Slimane said Algeria would remain a stable gas supplier for southern Europe.

“The volume exported in 2015 increased by 2 million tonnes equivalent oil (TEP) to reach 99 million TEP. The 2 million were delivered to southern Europe,” he said.


(By Lamine Chikhi. Editing by Patrick Markey and Jason Neely)

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Sasol to start drilling in new Mozambique oil and gas fields

Comments (0) Africa, Business, Latest Updates from Reuters

JOHANNESBURG (Reuters) – South Africa’s Sasol has received the green light from Mozambique to develop more oil and gas fields in the southern African state, the company said on Monday, without disclosing how much the project will cost.

Mozambique is sitting on huge gas reserves and developing liquefied natural gas export projects is expected to bring tens of billions of dollars to the impoverished state.

The petrochemicals giant, which makes 40 percent of its revenue from oil, said the project, about 600 km (372 miles) north of the capital Maputo, will be rolled out in stages. The first phase will include an oil, liquefied petroleum gas and gas project adjacent to its Pande and Temane fields.

Natural gas from Pande and Temane fields, in which Sasol holds a majority stake, is currently produced and processed at a central facility before being transported on an 865 km pipeline to gas markets in Mozambique and South Africa.

Sasol President and Chief Executive David Constable said the project was a “major milestone in further developing natural resources, which will significantly benefit Southern Africa.”

Gas projects being developed by Italy’s Eni and U.S. energy firm Anadarko will be given the final go-ahead by the end of this year, the state-run National Hydrocarbon Company (ENH) said on Sunday.


(Reporting by Peroshni Govender; Editing by James Macharia)

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Nigeria’s Oando plans $350 mil gas processing plant

Comments (0) Africa, Business, Latest Updates from Reuters

LAGOS (Reuters) – Nigeria’s Oando plans to build a gas plant for up to $350 million as it focuses on integrating gas production with its supply business, the head of the gas and power unit said on Thursday.

Bolaji Osunsanya, Managing Director of Oando Gas and Power said the plant, with a capacity to process 300 million standard cubit feet a day (scfd), will take 24 months to complete and cost $300 million to $350 million.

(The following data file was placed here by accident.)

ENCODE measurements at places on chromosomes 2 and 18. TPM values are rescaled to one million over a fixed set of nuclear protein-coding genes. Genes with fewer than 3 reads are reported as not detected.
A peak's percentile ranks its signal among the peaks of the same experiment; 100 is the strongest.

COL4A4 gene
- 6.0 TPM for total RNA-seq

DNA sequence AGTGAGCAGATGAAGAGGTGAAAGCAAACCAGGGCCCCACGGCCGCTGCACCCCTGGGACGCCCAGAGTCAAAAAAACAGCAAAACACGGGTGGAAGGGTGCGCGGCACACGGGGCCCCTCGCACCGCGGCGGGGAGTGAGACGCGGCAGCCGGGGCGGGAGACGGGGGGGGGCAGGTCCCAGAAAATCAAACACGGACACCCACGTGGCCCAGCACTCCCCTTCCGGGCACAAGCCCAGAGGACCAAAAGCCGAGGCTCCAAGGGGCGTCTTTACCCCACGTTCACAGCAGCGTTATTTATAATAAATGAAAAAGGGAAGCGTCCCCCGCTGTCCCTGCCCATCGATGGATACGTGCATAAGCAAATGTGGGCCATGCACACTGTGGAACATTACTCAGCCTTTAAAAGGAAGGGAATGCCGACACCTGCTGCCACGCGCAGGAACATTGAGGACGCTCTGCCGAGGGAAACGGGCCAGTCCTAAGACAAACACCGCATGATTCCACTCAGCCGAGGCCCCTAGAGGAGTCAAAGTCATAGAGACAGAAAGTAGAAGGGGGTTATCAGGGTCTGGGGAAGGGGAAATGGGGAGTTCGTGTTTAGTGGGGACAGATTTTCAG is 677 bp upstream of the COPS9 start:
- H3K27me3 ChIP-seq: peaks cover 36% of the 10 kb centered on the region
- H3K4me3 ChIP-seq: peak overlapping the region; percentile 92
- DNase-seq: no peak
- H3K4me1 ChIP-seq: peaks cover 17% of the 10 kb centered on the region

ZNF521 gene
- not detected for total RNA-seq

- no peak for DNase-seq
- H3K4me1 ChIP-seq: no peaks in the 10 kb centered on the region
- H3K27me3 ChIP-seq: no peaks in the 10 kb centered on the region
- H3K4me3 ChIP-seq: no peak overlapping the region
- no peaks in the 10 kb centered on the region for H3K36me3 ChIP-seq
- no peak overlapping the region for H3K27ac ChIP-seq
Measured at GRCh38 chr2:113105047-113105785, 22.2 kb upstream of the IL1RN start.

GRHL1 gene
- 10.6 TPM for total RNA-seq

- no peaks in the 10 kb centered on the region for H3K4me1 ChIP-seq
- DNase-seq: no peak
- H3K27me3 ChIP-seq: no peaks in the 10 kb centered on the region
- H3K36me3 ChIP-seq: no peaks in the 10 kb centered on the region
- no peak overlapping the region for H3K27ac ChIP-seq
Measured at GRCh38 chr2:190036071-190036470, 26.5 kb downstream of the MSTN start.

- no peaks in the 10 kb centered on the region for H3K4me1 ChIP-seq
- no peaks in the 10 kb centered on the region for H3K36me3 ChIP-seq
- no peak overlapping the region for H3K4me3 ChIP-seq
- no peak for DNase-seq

He said Nigeria had room to ramp up gas plants as current capacity was around 2 billion scfd, adding that its project was at the development stage to be launched in the first quarter.

London-listed Nigerian firm Seplat is also boosting gas capacity. It plans to increase gross output from around 120 million to 400 million scfd by 2017, as demand grows.

“We have done transport in the past, we are getting into (gas) processing right now,” Osunsanya told Reuters in an interview. “We are working ourselves up the chain.”

Oando’s gas and power unit reported a net income of $19 million for the nine months to September, down from $22 million the previous year.

Lagos-listed parent Oando, with interests in oil exploration, terminals and oil trading, has said it was seeking approvals to sell its gas and power investment to cut debt and raise up to 80 billion naira from shareholders.

Two years ago, Africa’s biggest economy broke up its monopoly on power generation and distribution by privatising the sector, hoping to attract foreign investors.

But the amount of power produced has stagnated since, failing to reach a 2012 peak of 4,500 megawatts of electricity due to gas constraints, plant outages and tripped circuits, according to Transmission Company of Nigeria.

Osunsanya estimated Nigeria will need around $55 billion over the next seven years to develop gas infrastructure to meet growing demand, which would include building new pipelines, processing plants and drilling of new wells.

He estimated demand at 5 billion scfd, of which 3.5 billion was needed for power and the rest for other uses. However, half the 7.5 billion scfd gas generated was flared or reinjected into the ground due to inadequate pipelines for distribution.


(By Chijioke Ohuocha. Editing by David Evans)

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Shell upbeat on Gabon Leopard Marin discovery, sees gas play

Comments (0) Africa, Business, Latest Updates from Reuters

CAPE TOWN (Reuters) – Royal Dutch Shell’s Leopard Marin discovery offshore Gabon may be a new commercial gas field, a senior company executive said on Thursday.

“Leopard is the first potentially commercial multi-TCF (trillion cubic feet) find in a new gas play and I think that is very exciting for us and for the government of Gabon,” Alastair Milne, Shell’s vice president exploration for Sub-Saharan Africa, told an industry conference in Cape Town.